Modularization approaches in the context of monolithic simulations: Unterschied zwischen den Versionen
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Aktuelle Version vom 13. September 2021, 15:19 Uhr
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|Kurzfassung||Quality characteristics of a software system such as performance or reliability can determine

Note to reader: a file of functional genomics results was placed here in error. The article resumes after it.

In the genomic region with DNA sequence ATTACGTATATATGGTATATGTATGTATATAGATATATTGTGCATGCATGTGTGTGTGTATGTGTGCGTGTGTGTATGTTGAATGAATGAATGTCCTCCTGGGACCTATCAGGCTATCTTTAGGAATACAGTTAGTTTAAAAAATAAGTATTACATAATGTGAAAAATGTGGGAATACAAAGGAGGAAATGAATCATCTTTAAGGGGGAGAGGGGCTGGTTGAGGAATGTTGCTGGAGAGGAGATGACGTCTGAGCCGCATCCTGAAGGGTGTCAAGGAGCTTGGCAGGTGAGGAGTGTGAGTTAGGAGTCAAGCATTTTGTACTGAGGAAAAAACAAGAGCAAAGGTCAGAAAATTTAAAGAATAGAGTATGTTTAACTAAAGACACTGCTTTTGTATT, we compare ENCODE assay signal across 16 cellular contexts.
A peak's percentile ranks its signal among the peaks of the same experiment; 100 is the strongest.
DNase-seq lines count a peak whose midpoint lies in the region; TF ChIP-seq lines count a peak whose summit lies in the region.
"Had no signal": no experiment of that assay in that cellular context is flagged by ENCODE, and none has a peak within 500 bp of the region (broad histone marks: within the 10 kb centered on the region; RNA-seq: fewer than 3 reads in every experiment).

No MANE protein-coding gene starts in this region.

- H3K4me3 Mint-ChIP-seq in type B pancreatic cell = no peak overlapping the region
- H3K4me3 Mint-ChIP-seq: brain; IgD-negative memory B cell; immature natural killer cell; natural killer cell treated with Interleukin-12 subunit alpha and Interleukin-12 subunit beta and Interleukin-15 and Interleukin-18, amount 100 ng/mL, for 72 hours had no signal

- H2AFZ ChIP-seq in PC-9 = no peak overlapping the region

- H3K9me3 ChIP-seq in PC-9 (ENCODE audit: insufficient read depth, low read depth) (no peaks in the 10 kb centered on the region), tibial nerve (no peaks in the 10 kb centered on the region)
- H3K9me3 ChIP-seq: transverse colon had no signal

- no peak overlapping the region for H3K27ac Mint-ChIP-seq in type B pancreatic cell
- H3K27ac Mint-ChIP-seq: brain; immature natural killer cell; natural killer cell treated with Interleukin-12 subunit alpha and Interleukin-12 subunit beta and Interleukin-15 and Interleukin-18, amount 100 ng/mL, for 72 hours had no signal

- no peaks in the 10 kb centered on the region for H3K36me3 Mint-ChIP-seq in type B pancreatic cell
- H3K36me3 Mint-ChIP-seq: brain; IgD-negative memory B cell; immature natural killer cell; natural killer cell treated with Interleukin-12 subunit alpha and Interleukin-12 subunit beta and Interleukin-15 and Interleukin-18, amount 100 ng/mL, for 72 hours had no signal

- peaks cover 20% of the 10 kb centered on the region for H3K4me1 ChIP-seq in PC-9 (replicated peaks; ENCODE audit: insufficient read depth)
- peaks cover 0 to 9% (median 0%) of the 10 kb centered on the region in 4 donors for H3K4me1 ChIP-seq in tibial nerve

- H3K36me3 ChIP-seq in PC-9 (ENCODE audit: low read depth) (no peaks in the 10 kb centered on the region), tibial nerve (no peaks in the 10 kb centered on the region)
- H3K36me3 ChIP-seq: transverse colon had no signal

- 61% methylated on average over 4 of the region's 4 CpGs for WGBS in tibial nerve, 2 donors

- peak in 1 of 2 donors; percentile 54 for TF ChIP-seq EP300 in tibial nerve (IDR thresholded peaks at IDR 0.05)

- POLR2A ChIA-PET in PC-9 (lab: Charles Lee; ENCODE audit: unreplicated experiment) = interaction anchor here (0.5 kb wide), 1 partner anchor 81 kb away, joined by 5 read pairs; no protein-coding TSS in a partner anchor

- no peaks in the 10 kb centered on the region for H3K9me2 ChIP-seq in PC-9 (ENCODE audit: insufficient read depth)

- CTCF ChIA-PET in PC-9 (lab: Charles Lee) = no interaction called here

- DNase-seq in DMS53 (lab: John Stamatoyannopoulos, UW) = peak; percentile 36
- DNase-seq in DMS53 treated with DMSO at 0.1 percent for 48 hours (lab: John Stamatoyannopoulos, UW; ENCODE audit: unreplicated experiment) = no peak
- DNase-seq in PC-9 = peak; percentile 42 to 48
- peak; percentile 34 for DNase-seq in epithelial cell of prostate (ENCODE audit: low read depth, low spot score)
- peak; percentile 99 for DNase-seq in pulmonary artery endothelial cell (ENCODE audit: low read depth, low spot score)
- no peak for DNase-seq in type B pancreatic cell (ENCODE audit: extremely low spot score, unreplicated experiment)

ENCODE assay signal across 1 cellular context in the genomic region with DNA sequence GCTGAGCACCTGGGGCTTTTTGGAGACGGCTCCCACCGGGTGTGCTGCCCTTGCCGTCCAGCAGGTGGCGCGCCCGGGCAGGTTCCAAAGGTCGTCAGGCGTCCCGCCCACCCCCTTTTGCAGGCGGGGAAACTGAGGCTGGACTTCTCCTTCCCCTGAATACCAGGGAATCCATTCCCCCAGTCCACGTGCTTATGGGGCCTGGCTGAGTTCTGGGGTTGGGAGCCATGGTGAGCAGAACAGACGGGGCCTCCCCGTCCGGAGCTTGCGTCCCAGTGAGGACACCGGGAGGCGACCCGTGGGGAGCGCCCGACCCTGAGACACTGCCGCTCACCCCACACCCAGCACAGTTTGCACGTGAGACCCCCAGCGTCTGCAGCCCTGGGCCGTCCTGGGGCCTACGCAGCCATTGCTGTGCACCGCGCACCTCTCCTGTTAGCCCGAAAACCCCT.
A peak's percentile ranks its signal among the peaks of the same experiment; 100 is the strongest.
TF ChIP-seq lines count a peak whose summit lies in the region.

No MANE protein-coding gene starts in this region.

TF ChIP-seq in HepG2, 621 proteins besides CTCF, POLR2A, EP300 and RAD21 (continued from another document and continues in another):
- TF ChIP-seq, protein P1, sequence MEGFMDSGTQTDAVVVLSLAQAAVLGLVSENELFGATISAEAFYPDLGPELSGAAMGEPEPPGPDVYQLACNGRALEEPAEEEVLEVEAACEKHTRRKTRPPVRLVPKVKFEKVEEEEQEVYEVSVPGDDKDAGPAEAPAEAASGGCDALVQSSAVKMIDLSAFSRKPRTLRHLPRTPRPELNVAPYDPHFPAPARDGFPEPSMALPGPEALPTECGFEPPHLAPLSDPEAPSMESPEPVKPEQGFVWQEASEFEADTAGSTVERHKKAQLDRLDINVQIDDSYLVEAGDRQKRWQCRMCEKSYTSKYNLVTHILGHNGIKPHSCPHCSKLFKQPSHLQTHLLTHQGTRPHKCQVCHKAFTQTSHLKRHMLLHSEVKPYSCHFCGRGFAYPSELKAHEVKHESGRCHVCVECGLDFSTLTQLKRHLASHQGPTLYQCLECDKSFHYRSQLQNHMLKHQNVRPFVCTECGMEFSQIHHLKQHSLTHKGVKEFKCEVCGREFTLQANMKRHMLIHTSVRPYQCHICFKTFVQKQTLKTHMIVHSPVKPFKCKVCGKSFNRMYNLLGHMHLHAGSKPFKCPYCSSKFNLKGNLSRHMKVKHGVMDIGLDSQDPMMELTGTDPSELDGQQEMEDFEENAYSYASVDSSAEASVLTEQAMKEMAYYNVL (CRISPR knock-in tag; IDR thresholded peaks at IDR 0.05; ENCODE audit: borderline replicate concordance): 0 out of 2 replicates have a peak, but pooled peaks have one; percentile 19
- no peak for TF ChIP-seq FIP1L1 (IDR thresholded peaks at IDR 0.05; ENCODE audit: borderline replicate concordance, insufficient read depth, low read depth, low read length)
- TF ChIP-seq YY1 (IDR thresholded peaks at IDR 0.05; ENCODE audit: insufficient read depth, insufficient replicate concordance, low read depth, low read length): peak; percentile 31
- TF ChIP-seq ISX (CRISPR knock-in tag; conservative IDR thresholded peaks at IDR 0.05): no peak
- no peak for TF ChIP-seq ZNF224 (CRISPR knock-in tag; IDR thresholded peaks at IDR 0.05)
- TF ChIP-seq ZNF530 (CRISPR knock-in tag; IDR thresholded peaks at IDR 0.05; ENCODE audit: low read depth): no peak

its success or failure. In traditional software engineering, these characteristics can only be determined when parts of the system are already implemented and past the design process. Computer simulations allow to determine estimations of quality characteristics of software systems already during the design process. Simulations are build to analyse certain aspects of systems. The representation of the system is specialised for the specific analysis. This specialisation often results in a monolithic design of the simulation. Monolithic structures, however, can induce reduced maintainability of the simulation and decreased understandability and reusability of the representations of the system. The drawbacks of monolithic structures can be encountered by the concept of modularisation, where one problem is divided into several smaller sub-problems. This approach allows an easier understanding and handling of the sub-problems. In this thesis an approach is provided to describe the coupling of newly developed and already existing simulations to a modular simulation. This approach consists of a Domain-Specific Language (DSL) developed with model-driven technologies. The DSL is applied in a case-study to describe the coupling of two simulations. The coupling of these simulations with an existing coupling approach is implemented according to the created description. An evaluation of the DSL is conducted regarding its completeness to describe the coupling of several simulations to a modular simulation. Additionally, the modular simulation is examined regarding the accuracy of preserving the behaviour of the monolithic simulation. The results of the modular simulation and the monolithic version are compared for this purpose. The created modular simulation is additionally evaluated in regard to its scalability by analysis of the execution times when multiple simulations are coupled. Furthermore, the effect of the modularisation on the simulation execution times is evaluated. The obtained evaluation results show that the DSL can describe the coupling of the two simulations used in the case-study. Furthermore, the results of the accuracy evaluation suggest that problems in the interaction of the simulations with the coupling approach exist. However, the results also show that the overall behaviour of the monolithic simulation is preserved in its modular version. The analysis of the execution times suggest, that the modular simulation experiences an increase in execution time compared to the monolithic version. Also, the results regarding the scalability show that the execution time of the modular simulation does not increase exponentially with the number of coupled simulations.